Category Archives: Poetry

And I do not remember her name….

She was older that all of us, she
had her own office, her audience chamber, she
could spot your coding error from a great distance.
Clever, charming and funny, she
had programmed the first computer
when it was over a Lyons Corner Shop and
bugs were real and flew. She
was our hero and we worshipped her. She
never married despite numerous proposals
as marriage meant the end of a womans career back then.
I remember her smile, her joy in teaching, her lack of regret and
oh, so much, her knowledge that we all used to
build computer code to model and understand climate.
I remember so well
long to tell you who she was.

Copyright © 2021 Kim Whysall-Hammond

Shared at the EARTHWEAL Open link weekend:

https://earthweal.com/2021/05/07/earthweal-open-link-weekend-68/

Friday Poem: The Dream

Dear love, for nothing less than thee
Would I have broke this happy dream;
            It was a theme
For reason, much too strong for fantasy,
Therefore thou wak’d’st me wisely; yet
My dream thou brok’st not, but continued’st it.
Thou art so true that thoughts of thee suffice
To make dreams truths, and fables histories;
Enter these arms, for since thou thought’st it best,
Not to dream all my dream, let’s act the rest.

   As lightning, or a taper’s light,
Thine eyes, and not thy noise wak’d me;
            Yet I thought thee
(For thou lovest truth) an angel, at first sight;
But when I saw thou sawest my heart,
And knew’st my thoughts, beyond an angel’s art,
When thou knew’st what I dreamt, when thou knew’st when
Excess of joy would wake me, and cam’st then,
I must confess, it could not choose but be
Profane, to think thee any thing but thee.

   Coming and staying show’d thee, thee,
But rising makes me doubt, that now
            Thou art not thou.
That love is weak where fear’s as strong as he;
‘Tis not all spirit, pure and brave,
If mixture it of fear, shame, honour have;
Perchance as torches, which must ready be,
Men light and put out, so thou deal’st with me;
Thou cam’st to kindle, goest to come; then I
Will dream that hope again, but else would die.

by John Donne

Welcome, stranger…

Bjorns words on our pandemic deserve a wider audience than the staff, students and parents of the school where he is Headteacher. As he says,
As the road stretches out ahead I encourage us all to straighten our helmets, polish our shields, and look out for one another as if wights were circling the barrow. The day will come when we look back on this adventure and raise a glass with the friends we made through the strife, reminiscing about the dragons we overcame along the way.”

bjornpaige

I’ve read more than my fair share of fantasy during this pandemic, Tolkien of course, Edgar Rice Burroughs, and A Song of Fire and Ice (even though I’m the one person on the planet who hasn’t seen the TV show). I zipped through Three Hearts and Three Lions, a book I hadn’t ever read but had heard about from more than a few people; The Eaters of the Dead, inspiration to pick up Heaney’s translation of Beowulf; and most recently The Dragonbone Chair, which begins with a line that felt written for our present uncertain times: “Welcome, stranger. The paths are treacherous today.”

Around us all are opinions and realities, too often competing with each other and frequently piling wood on the fire of concern (about a host of topics including the pandemic, social justice, and mental health) that has been blazing now for more than…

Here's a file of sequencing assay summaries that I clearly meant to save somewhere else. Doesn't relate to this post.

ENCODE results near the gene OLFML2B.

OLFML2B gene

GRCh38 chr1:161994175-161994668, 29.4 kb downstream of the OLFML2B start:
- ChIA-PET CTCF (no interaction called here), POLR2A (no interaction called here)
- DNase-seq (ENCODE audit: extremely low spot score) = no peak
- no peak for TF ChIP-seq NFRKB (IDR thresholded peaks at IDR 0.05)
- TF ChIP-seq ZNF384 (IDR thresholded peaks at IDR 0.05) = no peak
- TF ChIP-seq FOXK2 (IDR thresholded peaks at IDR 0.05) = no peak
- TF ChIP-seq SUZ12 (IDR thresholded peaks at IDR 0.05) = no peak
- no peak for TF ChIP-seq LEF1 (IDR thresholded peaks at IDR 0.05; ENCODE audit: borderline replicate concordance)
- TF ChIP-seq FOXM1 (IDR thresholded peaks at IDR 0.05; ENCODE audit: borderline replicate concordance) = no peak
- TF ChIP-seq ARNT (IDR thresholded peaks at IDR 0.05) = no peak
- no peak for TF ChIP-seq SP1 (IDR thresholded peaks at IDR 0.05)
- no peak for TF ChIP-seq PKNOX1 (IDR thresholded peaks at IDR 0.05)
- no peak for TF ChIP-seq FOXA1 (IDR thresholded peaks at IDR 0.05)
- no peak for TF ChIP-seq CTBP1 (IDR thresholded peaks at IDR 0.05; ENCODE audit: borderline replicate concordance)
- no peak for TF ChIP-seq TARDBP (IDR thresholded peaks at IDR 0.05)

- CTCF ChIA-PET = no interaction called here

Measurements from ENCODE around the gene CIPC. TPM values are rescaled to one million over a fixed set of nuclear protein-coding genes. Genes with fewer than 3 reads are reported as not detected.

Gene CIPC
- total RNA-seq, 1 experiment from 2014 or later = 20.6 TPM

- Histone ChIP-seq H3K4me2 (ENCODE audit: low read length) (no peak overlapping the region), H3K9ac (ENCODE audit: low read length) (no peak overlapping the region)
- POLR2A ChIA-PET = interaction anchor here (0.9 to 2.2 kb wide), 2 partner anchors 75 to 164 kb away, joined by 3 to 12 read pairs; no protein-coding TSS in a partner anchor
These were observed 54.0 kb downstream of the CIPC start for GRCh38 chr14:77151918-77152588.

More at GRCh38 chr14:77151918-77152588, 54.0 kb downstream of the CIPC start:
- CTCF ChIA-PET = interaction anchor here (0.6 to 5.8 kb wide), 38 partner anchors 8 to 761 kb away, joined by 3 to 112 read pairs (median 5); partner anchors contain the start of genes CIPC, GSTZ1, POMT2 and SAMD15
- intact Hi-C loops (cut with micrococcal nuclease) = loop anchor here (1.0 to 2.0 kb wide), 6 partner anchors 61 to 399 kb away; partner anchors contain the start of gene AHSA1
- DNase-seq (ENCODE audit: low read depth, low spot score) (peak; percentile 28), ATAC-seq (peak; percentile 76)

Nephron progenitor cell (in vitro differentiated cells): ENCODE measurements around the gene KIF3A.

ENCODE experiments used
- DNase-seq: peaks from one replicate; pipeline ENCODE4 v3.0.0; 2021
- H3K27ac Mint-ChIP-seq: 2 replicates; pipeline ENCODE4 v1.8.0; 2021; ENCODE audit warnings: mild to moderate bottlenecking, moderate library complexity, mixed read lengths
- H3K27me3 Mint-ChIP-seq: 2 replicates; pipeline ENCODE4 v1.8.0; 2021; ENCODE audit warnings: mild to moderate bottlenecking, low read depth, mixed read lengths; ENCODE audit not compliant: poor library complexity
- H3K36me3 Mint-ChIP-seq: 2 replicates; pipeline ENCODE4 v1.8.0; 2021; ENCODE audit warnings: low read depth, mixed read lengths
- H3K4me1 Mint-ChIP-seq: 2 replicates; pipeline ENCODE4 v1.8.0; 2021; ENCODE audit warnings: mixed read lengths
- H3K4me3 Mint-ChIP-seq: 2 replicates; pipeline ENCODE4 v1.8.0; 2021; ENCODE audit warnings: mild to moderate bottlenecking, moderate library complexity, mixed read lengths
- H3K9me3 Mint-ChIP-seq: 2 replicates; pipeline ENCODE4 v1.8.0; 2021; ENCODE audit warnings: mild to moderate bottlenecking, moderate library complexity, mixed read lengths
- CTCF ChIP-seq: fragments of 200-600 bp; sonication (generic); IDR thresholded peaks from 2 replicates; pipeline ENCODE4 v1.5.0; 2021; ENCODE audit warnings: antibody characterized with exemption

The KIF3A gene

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White China

It glints in the sun
pure unalloyed
breakfast in the garden
with a sliver spoon

Our unexpected stay
with an unexpected aristocrat
who served us food and stories
Wedgewood and old England

Copyright © 2021 Kim Whysall-Hammond

A poem prompted by Twiglets, telling of a weekend long ago when we drove west on a whim and, at dusk, found Bed and Breakfast in a Thatched cottage. Our hostess was very grand, very friendly and completely charming.

Breakfast was served with old Wedgewood crockery and solid silver cutlery that we will never be able to afford to buy. “Oh it came from GrandMama” she said, “from the big house. Don’t worry if you break anything my dears, I have thirty of each. There used to be more…..”

Again on Ham Hill

Above a Red Kite slides the wind
alert for who knows what
her searing glance burns

Here on the escarpment wind is all
trees continually rustle in its grip
bend to its command

A Hare runs onto our rutted path
stops and turns to look us over
dismisses us with a leap and a bound

Grass grows tall and wild here
dips and flows, always in motion
always alive

Copyright © 2021 Kim Whysall-Hammond

https://earthweal.com/2021/04/30/earthweal-open-link-weekend-67/

Friday Poem: Litany against Fear

I must not fear.
Fear is the mind-killer.
Fear is the little-death that brings total obliteration.
I will face my fear. I will permit it to pass over me and through me.
And when it has gone past I will turn the inner eye to see its path.
Where the fear has gone there will be nothing.
Only I will remain.

by Frank Herbert

Today’s Friday Poem is indeed from one of my books, although not a poetry book, but the novel Dune.

Old

When you are old you
don’t understand
the plot of any Avengers film
but do understand
personal comfort is important
hence the clothes you are wearing

Gladly point out that nobody
really knows what a blockchain is
start to ask things like
“Who needs that many tattoos?”
find you are saving everything
and wasting nothing
particularly stale leftovers
expect to have at least one ache or pain at all times.

Being old is a state of mind
when you are old
you don’t have to pretend anymore.

Copyright © 2021 Kim Whysall-Hammond